According to the website, at the time of orbit completion, Starman and his Roadster had travelled more than 1,226,320,128km — at a speed of about 120,700km/h.

If the music was still playing, Starman would have listened to the David Bowie songs Space Oddity more than 150,000 times and Is There Life on Mars? over 200,000 times.

Unfortunately, Earthlings won't be seeing the vehicle and its passenger any time soon, as its next close approach to Earth isn't expected until November 6 2020, with the following approach not taking place until March 30 2021.

TEAM SA WINS SPIRIT OF AMAROK

Team SA has won this year‘s International Spirit of Amarok competition, edging out eight other countries

SA team beats nine other countries in Spirit of Amarok 4x4 competition. Picture: SUPPLIED
SA team beats nine other countries in Spirit of Amarok 4x4 competition. Picture: SUPPLIED

Driver and navigator duo, Christiaan and Pikke Otto walked away with the Wolf Trophy, finishing ahead of 17 other teams at the fifth instalment of the International Spirit of Amarok off-road precision driving competition.

The Wolf Trophy is the mythological animal after which the Amarok is named.

This year‘s competition saw teams from SA, Botswana, Namibia, Germany, Czech Republic, Denmark, Australia, Russia and Taiwan, and China battling it out in Brandfort, Free State from August 14–17 for the world’s best amateur 4x4 driver bragging rights.

Denmark’s Jesper Markussen and Søren Markussen were the runners up and South Africans Ferdie Pretorius and Johan du Toit were placed third.

With two teams in the top three, South Africa claimed the gold medal as the best country. Denmark claimed silver with Germany taking the bronze medal.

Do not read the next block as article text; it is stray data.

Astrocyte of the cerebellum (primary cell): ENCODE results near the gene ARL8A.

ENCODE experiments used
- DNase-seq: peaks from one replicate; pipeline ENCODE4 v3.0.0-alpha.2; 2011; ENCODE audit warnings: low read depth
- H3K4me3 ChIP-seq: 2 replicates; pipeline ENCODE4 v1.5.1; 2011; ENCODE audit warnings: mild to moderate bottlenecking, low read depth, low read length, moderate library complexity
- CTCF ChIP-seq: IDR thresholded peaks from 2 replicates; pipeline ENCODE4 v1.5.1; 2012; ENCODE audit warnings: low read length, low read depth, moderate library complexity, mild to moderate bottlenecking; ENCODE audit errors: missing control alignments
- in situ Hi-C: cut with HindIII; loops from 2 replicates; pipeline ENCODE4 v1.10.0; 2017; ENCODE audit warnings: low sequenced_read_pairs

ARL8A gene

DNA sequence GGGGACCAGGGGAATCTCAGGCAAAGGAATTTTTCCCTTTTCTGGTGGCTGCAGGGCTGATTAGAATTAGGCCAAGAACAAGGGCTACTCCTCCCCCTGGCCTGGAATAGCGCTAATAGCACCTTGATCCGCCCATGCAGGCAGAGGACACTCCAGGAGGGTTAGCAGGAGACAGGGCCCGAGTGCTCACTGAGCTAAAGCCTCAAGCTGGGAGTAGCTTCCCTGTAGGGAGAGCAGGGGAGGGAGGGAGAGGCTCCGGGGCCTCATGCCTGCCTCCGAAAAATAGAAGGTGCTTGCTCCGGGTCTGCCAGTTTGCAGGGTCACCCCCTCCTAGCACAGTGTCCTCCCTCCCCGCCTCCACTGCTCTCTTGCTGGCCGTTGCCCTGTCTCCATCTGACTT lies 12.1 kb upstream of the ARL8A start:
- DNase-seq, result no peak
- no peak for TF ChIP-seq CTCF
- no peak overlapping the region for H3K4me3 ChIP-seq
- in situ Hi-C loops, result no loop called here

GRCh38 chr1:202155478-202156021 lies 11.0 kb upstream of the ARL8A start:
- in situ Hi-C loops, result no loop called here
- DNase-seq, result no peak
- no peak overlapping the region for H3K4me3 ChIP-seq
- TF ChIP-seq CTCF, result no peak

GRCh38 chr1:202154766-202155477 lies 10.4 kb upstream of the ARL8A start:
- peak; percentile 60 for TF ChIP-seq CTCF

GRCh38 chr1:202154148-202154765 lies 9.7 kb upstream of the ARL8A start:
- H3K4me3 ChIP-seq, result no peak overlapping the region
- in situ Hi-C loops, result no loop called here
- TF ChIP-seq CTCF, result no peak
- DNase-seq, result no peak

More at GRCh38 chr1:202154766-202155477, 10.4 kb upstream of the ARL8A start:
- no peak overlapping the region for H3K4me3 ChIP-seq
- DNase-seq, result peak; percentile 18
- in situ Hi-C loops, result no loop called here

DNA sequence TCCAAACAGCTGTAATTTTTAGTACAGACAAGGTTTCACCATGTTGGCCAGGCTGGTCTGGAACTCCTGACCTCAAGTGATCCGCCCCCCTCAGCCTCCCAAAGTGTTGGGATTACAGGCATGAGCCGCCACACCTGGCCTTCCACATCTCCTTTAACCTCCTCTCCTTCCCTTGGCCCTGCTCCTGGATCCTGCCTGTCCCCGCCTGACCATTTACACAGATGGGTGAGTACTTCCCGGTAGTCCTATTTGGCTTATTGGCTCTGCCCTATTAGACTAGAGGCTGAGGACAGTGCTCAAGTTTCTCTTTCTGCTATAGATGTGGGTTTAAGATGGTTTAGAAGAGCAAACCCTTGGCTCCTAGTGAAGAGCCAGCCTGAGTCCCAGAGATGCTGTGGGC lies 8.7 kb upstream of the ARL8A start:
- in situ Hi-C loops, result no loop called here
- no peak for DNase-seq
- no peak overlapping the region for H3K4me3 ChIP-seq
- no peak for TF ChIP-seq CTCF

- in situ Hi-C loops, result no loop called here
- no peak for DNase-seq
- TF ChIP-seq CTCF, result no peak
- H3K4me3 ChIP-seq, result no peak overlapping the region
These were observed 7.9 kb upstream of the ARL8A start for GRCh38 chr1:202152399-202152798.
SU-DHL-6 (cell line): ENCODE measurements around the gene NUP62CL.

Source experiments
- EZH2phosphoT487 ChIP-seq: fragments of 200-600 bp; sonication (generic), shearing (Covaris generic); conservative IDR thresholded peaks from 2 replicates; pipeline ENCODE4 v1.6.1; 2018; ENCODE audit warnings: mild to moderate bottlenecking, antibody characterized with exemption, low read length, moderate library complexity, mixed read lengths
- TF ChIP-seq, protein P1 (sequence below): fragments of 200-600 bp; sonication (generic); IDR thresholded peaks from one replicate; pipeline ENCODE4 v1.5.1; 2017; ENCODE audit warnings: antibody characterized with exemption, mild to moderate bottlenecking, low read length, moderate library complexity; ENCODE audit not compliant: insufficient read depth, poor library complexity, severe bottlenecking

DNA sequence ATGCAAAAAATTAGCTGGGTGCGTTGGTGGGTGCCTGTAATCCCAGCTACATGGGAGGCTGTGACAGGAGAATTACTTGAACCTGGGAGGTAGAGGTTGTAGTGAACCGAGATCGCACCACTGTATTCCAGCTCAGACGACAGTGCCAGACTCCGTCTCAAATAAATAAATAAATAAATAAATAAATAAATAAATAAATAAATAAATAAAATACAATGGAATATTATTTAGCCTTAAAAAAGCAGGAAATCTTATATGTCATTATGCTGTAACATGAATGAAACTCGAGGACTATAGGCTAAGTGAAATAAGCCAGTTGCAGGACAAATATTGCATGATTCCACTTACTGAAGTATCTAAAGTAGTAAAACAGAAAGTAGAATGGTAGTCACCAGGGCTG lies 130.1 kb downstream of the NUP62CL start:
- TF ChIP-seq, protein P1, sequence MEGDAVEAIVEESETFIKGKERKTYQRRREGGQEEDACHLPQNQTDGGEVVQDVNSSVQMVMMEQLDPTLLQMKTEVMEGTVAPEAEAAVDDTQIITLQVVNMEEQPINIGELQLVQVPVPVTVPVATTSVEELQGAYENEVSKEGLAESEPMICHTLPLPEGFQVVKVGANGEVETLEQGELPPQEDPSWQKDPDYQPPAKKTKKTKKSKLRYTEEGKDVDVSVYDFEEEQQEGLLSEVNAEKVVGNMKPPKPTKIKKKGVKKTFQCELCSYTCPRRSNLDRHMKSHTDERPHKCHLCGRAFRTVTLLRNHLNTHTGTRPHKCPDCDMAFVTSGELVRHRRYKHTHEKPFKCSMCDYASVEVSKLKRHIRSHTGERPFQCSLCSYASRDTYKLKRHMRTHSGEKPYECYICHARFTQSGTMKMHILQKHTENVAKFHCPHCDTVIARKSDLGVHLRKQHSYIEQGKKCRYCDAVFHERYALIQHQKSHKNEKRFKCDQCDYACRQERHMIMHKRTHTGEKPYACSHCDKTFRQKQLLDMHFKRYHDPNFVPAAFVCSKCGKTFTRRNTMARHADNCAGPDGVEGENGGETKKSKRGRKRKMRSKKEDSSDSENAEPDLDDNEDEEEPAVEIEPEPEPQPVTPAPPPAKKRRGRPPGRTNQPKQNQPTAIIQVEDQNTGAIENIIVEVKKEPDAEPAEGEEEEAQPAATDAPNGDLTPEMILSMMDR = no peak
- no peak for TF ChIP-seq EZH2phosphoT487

This year’s competition, designed by rally and track racing legend, Sarel van der Merwe, included technical, speed and off-road challenges as well as a tyre-changing challenge which put teams through their paces.

For the first time ever, the competition was contested using the 3.0 V6 Amaroks.

FERRARI TO EXPAND RANGE

Ferrari will unveil a new type of grand touring car in November, its chairman, John Elkann, confirmed at Pebble Beach yesterday.

Elkann, the scion of the industrialist Agnelli family and also chairman of Fiat Chrysler Automobiles, insisted Ferrari’s line-up of more comfortable tourers would expand.

While insisting it would not be chasing Porsche’s 250,000-a-year volumes, Elkann insisted Ferrari had to grow, leading to the much-rumoured Purosangue SUV/crossover expected before the end of the year.

Only 32% of Ferrari’s global sales come from GT cars today, but Elkann insists that would rise to about 40% within three years. All of that growth would be add-on to the Ferrari sales, rather than swapping across from one model to another.

It pumped through €3.4bn in revenue in 2017 and Elkann has gone on record before as saying that was planned to rise to €5bn by the end of the 2022 financial year.